accommodation, which was being jointly paid for by the man and his social services department. Following
the health professional’s human rights arguments, the social services department agreed to seek alternative
accommodation, demonstrating how human rights can be used to promote human dignity and challenge
treatment that is inhuman or degrading, regardless of whether it is discriminatory.

4. Human rights provide a framework for balancing competing rights. Human rights provide a framework,
based on proportionality, to balance competing rights. With some notable exceptions such as the prohibition
of torture, human rights are not absolute. Instead they contain within them a mechanism for weighing the
rights of individuals against each other, or against the rights and interests of the community as a whole.
Human rights can be a useful tool to assist public sector service providers to make decisions which
balance competing rights. Case study 25 illustrates the potential of the human rights framework to balance
competing rights and interests where the learning disabled couples’ right to respect for private and family life
was balanced against social services’ need to fulfil its obligation to ensure the safety and welfare of their child
and the couple.

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5. The language and ideas of human rights can be used by public sector organisations and staff to consider the
needs of individual service users. Human rights offer an effective framework for making decisions which take
into consideration the needs of individual service users, leading to improved outcomes for those individuals.
Many of the case studies in this second edition demonstrate how individuals or their advocates can use human
rights to challenge the way they are treated by public bodies. However, many also show that once these public
bodies are made aware of human rights they can use this knowledge to re-evaluate the services they are
providing and ensure that the individual needs of service users can be taken into account. For example, in case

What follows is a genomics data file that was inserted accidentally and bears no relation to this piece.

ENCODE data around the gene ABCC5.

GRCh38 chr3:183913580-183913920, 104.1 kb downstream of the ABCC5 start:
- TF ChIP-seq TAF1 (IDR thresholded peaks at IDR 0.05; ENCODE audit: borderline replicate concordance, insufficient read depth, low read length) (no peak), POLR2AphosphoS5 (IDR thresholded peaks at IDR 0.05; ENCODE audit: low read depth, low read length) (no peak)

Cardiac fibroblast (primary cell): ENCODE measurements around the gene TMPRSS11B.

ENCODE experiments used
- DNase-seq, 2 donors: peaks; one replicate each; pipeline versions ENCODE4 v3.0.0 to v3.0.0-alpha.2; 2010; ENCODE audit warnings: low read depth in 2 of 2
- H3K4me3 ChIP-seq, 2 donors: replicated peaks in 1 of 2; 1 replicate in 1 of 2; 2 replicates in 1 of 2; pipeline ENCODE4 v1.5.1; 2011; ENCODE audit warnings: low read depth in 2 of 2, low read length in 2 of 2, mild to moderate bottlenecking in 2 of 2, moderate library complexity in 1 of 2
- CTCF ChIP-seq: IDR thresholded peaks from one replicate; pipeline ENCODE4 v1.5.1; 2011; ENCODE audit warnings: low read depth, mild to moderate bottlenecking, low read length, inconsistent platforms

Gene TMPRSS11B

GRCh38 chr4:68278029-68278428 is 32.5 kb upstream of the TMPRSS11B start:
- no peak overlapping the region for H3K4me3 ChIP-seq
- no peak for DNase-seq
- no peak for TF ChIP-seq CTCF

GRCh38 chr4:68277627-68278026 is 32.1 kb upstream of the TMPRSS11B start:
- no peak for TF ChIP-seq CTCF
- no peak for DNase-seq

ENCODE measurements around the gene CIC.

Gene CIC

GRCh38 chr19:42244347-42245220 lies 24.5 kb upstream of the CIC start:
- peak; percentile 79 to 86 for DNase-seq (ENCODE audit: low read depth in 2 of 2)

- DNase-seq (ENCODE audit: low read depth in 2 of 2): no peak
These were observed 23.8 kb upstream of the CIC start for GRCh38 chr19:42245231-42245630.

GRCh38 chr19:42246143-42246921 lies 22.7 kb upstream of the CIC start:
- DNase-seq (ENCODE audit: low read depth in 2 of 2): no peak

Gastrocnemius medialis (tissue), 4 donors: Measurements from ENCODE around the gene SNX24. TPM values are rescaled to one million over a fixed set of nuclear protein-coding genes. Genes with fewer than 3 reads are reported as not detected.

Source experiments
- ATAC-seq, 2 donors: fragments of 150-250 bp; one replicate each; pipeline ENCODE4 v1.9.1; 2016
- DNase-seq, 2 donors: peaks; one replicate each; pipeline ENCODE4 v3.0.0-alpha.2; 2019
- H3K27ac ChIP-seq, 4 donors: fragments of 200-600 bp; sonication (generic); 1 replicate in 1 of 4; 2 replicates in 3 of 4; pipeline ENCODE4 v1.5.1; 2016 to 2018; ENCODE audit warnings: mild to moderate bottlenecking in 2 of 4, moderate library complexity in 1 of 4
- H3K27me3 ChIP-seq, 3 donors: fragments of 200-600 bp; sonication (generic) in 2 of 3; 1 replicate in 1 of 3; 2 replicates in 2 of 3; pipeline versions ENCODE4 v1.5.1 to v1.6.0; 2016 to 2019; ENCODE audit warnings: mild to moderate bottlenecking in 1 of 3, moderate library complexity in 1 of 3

study 29, staff at Mersey Care NHS Trust used the human rights framework to revisit the restraint practices
used with a particular patient and respond proportionately to the risks associated with his behaviour.

6. An emerging culture of human rights. Many of the case studies in the first edition of Changing Lives were
generated following human rights training sessions provided by BIHR, demonstrating how awareness of
human rights can empower individuals and public sector agencies to take action. This second edition draws
not only on evidence generated by BIHR training but also on evidence from wider sources, where possible
cited in the case studies. Where sources are not cited, this is due to requests for anonymity. This is an
important shift, which illustrates that the language and ideas of human rights are beginning to ‘bed down’,
and are being adopted and implemented by a range of organisations in both the third sector and public
sector. These are vital steps in the realisation of the goals of the Human Rights Act, namely the development
of a culture of human rights.

BIHR – what we’re doing


The first edition of Changing Lives emphasised that individuals, third sector organisations and the public sector
all need to be adequately engaged and skilled in human rights in order to build a culture of human rights.
BIHR continues to play a key role in working towards achieving this. Our training with the third sector and
public sector organisations has continued, and we are developing a new open course programme to begin
in 2009 to provide individuals with more training opportunities on human rights. We have also established
the Principles to Practice project to help develop the human rights capacity of the third sector.
BIHR has also worked in partnership with key public bodies to integrate human rights throughout their work,
for example, the national Human Rights and Healthcare project, led by the Department of Health in partner-
ship with BIHR and five NHS Trusts. Evaluation of the five NHS Trusts’ human rights projects by Ipsos MORI
concluded that a human rights based approach (see glossary, page 27): “goes above and beyond good practice
in providing renewed quality of care for service users, and staff are empowered to challenge care decisions …
it defines a common shared value base more effectively than other guidelines about standards of care… [and